A Stop HS2 spokesperson has called out the ineffectiveness of High Speed Two’s attempts to compensate for environmental damage.
Brent Poland, 43, believes that HS2 is attempting to overstate their green claims by greenwashing the public.
This comes after HS2 announced it would partner with Dendra Systems in an attempt to restore wildlife around the rail track.
A team of 10 drones can plant 300,000 seeds per day.
They would also be able to identify 120 plant and animal species from the air.
The 43-year-old Erewash Green Party chairman and Stop HS2 spokesperson said: “For me, you wouldn’t re-plant the amazon rainforest and you wouldn’t put down a fake coral reef.
“So you are not going to create an ancient woodland.
“When we consider the trees, they planted two years ago, they didn’t water them.
“They were meant to have a green corridor and they were meant to have a cycle path.
“But as the money runs out, the thing that they are going to cut corners with is the environment.
The Erewash Green party chairman represented his constituency during the 2019 General Election.
He ran on a firmly anti HS2 stance.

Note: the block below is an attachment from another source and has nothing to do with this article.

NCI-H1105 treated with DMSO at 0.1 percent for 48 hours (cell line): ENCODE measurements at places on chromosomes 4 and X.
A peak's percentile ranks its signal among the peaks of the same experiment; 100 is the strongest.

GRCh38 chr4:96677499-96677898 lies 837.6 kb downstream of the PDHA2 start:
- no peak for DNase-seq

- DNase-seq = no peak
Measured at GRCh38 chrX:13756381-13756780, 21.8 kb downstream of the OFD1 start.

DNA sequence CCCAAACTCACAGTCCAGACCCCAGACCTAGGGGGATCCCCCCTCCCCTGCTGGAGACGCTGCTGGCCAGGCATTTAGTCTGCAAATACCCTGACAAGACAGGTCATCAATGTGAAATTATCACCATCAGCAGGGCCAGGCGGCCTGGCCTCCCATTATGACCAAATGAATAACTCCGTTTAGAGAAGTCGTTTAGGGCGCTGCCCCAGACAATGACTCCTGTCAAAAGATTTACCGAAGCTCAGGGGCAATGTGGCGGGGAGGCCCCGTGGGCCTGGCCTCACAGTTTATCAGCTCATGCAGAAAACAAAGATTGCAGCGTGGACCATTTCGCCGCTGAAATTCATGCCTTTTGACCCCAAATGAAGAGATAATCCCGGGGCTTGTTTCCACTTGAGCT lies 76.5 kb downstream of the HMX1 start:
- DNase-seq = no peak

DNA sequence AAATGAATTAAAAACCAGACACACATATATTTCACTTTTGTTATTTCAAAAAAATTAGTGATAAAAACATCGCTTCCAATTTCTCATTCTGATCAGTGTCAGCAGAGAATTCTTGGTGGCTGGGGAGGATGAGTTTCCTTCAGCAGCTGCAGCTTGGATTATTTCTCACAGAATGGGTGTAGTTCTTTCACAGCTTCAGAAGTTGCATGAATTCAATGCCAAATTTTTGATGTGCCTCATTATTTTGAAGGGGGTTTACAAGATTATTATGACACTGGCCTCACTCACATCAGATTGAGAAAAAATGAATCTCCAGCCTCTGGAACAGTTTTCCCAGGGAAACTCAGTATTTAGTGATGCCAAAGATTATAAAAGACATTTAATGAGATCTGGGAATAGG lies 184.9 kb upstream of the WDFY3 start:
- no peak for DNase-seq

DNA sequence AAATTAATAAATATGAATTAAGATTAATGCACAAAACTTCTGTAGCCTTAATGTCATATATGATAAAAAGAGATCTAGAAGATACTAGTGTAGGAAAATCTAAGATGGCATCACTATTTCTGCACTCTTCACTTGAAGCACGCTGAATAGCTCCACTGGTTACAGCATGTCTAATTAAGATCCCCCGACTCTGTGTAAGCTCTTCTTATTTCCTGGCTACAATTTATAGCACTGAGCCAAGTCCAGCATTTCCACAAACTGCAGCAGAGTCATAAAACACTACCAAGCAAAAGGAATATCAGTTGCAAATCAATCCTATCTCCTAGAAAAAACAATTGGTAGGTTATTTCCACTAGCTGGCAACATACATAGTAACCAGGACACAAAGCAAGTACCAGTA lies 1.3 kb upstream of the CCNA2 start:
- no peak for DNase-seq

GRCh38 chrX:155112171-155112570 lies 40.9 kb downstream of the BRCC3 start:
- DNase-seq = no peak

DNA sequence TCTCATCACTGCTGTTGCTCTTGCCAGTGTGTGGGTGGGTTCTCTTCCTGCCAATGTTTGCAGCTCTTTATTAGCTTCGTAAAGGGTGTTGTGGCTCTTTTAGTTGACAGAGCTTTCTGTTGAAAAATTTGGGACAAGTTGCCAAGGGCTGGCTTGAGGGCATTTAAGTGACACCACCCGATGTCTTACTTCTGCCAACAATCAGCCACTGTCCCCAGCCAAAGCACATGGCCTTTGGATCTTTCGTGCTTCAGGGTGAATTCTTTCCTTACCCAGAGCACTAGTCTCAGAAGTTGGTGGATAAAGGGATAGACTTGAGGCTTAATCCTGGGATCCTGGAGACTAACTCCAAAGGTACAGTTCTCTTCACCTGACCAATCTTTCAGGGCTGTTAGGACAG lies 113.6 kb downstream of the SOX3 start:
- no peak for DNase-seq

The teacher of 17 years believes that the local council has not done the right thing for people of Erewash regarding HS2.
He added: “It would destroy bridges, disrupt our canals, increase air pollution and dust pollution.
HS2’s environmental assessment was beyond damning and those who will suffer from it most will be those who are most vulnerable.
Those who are less likely, economically, to be able to move out of the area.
We have seen poor people and the working class most disproportionately impacted by the might of HS2.”
The Breeston resident said that HS2 has continued to exaggerate the benefits in order to combat the ever-rising costs of the project.
The organisation has championed the notion that the high speed rail will resolve capacity problems existent within on the current rail lines.
Brent said that while the capacity is a legitimate concern, more can be done to improve the efficiency of our current railway network.
The construction of the largest man-made object in England is currently well behind schedule and over budget.